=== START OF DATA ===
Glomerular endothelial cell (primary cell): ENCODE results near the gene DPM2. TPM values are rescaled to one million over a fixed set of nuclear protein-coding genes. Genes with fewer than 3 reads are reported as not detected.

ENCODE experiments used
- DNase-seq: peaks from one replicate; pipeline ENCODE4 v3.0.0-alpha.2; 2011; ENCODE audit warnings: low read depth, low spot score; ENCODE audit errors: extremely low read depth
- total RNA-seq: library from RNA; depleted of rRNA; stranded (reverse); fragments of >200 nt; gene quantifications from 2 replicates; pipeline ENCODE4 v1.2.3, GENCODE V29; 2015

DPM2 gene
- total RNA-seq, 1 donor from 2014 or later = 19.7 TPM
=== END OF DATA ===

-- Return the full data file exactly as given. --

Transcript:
Glomerular endothelial cell (primary cell): ENCODE results near the gene DPM2. TPM values are rescaled to one million over a fixed set of nuclear protein-coding genes. Genes with fewer than 3 reads are reported as not detected.

ENCODE experiments used
- DNase-seq: peaks from one replicate; pipeline ENCODE4 v3.0.0-alpha.2; 2011; ENCODE audit warnings: low read depth, low spot score; ENCODE audit errors: extremely low read depth
- total RNA-seq: library from RNA; depleted of rRNA; stranded (reverse); fragments of >200 nt; gene quantifications from 2 replicates; pipeline ENCODE4 v1.2.3, GENCODE V29; 2015

DPM2 gene
- total RNA-seq, 1 donor from 2014 or later = 19.7 TPM